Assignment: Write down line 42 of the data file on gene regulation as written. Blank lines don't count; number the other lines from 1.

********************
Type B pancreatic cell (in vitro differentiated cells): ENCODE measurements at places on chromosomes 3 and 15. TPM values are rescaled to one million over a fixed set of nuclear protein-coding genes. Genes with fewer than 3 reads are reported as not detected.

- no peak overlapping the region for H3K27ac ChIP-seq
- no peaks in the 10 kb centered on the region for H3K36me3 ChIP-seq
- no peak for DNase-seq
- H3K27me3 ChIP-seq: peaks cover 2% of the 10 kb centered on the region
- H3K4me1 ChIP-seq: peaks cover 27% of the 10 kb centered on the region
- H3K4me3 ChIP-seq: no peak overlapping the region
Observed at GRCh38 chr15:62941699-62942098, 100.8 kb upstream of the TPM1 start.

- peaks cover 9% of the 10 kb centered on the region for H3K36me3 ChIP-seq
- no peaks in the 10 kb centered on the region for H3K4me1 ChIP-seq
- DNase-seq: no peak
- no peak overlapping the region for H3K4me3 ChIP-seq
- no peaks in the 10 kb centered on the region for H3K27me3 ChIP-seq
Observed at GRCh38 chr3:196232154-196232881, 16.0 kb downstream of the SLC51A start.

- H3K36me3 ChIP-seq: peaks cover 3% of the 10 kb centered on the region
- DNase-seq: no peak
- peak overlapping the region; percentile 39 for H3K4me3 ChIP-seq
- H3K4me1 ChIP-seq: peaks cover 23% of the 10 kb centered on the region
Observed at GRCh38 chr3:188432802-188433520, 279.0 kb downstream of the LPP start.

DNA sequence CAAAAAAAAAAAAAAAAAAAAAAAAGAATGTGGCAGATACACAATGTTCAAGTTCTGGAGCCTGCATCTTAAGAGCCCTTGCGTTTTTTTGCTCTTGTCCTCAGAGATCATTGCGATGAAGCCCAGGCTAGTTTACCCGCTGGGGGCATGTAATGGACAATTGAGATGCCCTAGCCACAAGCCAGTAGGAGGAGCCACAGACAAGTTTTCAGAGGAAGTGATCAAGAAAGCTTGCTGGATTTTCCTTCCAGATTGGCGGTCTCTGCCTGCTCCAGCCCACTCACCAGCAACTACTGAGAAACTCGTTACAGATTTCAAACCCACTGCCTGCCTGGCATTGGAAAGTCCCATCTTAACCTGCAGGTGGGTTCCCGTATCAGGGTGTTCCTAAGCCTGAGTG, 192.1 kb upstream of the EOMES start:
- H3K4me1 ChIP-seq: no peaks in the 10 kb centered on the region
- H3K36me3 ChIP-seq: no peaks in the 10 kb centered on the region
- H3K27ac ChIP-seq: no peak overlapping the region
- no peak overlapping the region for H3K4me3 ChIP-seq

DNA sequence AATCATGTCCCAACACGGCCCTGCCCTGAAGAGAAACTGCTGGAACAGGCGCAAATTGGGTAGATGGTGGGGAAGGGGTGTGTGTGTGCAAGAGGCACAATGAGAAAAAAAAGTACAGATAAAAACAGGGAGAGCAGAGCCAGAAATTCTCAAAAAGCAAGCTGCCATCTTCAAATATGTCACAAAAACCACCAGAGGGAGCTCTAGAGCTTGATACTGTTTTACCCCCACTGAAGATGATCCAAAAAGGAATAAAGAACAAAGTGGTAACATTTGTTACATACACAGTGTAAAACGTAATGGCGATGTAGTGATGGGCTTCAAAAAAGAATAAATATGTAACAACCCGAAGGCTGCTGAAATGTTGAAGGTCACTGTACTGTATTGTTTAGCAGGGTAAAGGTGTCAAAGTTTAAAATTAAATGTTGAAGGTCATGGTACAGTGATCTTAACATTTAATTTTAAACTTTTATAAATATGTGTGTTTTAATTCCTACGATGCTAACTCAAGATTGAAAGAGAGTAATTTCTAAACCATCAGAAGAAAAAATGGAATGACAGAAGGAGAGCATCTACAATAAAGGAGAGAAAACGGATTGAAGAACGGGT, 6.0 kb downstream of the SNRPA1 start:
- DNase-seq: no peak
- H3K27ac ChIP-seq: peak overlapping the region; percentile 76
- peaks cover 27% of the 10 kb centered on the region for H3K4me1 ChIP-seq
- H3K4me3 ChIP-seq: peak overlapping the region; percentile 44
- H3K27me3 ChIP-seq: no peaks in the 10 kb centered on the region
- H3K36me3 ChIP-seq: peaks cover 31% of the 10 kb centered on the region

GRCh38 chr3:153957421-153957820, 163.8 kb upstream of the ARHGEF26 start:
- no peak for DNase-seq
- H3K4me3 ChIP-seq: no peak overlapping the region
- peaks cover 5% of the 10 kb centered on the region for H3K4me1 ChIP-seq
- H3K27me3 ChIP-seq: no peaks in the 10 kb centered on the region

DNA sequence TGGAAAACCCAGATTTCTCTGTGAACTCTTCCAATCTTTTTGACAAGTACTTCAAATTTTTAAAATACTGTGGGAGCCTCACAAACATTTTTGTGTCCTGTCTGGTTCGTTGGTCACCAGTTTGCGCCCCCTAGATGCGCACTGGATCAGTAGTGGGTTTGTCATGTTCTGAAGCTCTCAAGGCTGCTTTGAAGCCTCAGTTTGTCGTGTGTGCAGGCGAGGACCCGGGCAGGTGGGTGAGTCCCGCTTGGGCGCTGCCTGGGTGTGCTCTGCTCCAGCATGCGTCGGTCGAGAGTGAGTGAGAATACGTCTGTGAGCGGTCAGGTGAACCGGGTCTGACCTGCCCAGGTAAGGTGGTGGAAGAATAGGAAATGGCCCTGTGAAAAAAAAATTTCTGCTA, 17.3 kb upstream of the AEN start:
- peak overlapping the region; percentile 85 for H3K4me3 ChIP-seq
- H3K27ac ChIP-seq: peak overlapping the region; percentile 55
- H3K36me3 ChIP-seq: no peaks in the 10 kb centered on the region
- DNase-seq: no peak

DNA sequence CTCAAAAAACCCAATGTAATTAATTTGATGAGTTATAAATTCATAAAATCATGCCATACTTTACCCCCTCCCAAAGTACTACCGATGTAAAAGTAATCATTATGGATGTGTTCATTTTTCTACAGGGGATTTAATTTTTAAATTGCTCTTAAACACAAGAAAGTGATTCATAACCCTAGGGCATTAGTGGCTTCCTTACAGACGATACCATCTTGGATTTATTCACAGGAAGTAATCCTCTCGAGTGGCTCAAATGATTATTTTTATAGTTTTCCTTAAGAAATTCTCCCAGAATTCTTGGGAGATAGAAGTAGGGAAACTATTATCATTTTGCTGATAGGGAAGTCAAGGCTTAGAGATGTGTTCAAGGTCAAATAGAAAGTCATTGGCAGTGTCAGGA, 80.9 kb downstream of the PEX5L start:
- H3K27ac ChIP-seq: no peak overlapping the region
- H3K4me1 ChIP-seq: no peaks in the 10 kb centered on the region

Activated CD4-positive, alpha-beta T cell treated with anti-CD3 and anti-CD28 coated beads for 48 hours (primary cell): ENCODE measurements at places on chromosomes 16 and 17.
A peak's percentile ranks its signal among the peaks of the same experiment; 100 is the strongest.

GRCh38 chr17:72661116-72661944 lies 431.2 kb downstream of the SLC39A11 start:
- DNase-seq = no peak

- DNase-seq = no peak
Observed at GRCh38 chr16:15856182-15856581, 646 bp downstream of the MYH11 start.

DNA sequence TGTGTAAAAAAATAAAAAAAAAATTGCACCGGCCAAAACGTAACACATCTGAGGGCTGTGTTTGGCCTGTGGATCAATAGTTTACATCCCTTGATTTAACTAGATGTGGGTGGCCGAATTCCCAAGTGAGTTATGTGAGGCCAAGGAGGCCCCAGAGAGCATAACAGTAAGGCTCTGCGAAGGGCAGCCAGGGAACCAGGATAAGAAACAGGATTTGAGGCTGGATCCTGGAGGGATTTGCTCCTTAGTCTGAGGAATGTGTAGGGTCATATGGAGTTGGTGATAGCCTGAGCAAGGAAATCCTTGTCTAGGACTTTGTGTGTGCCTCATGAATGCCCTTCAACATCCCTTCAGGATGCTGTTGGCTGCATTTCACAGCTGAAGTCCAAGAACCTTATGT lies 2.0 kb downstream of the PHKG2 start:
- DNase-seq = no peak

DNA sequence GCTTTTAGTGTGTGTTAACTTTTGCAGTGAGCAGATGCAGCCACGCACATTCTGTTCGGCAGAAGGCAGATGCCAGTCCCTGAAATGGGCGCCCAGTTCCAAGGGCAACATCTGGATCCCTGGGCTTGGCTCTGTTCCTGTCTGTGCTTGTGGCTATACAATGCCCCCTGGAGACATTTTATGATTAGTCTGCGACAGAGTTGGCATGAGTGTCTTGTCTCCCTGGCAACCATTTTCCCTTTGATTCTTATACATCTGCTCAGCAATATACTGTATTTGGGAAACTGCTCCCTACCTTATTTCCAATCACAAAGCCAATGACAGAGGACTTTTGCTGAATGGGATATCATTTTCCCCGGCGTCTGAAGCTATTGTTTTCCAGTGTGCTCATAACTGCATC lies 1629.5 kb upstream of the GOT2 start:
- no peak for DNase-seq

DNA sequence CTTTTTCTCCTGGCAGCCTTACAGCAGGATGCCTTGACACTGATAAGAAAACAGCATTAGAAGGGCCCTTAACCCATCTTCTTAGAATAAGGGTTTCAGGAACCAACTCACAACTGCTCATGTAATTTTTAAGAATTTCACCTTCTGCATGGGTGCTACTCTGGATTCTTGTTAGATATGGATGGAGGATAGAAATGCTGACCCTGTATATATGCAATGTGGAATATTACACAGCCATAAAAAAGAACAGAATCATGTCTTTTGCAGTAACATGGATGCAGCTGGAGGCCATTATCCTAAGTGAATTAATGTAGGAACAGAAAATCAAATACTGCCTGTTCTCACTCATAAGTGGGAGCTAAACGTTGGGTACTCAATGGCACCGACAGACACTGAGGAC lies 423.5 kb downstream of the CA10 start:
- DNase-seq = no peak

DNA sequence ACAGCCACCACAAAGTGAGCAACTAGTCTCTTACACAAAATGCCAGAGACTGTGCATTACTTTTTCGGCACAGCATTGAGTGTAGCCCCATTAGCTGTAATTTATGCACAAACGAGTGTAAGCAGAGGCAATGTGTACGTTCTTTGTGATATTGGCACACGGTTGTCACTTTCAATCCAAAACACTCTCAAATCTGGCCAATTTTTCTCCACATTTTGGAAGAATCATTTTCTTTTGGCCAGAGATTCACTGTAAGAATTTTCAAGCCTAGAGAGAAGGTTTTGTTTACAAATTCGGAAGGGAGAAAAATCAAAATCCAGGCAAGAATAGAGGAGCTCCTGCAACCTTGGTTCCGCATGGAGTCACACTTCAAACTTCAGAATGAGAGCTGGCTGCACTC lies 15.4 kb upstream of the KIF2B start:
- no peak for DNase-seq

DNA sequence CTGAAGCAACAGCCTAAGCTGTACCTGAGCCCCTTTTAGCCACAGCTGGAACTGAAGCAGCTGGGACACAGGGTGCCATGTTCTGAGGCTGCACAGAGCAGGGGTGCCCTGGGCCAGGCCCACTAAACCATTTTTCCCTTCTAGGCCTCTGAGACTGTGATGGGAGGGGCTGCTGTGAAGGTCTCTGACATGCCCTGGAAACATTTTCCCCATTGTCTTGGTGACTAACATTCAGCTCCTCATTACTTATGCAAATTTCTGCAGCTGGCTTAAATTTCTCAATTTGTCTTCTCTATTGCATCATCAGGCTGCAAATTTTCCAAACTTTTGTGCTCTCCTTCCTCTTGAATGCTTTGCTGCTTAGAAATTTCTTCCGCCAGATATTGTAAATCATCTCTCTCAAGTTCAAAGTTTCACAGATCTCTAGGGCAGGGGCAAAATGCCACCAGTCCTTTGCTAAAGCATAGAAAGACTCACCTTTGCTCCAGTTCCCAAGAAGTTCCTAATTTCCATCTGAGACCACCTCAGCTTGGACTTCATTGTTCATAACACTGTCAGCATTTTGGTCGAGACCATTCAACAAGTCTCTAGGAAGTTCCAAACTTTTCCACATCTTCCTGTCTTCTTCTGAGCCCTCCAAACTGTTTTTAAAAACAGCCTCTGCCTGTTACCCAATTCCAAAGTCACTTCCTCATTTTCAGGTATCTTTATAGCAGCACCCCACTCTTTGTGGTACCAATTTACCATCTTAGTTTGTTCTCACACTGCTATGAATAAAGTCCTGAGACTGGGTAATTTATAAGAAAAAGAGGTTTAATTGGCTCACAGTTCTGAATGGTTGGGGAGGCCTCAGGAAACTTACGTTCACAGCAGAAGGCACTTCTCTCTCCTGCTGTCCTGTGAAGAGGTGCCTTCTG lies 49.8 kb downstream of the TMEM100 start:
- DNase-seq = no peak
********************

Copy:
DNA sequence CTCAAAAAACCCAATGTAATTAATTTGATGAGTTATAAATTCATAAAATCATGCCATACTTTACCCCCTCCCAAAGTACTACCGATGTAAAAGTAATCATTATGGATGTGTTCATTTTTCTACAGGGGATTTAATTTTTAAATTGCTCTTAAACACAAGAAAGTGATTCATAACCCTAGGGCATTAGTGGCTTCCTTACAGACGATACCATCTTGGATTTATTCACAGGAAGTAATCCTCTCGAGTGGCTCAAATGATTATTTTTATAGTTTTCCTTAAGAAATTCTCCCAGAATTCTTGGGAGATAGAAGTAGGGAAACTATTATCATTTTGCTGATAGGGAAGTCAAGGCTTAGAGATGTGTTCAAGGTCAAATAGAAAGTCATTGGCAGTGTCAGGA, 80.9 kb downstream of the PEX5L start: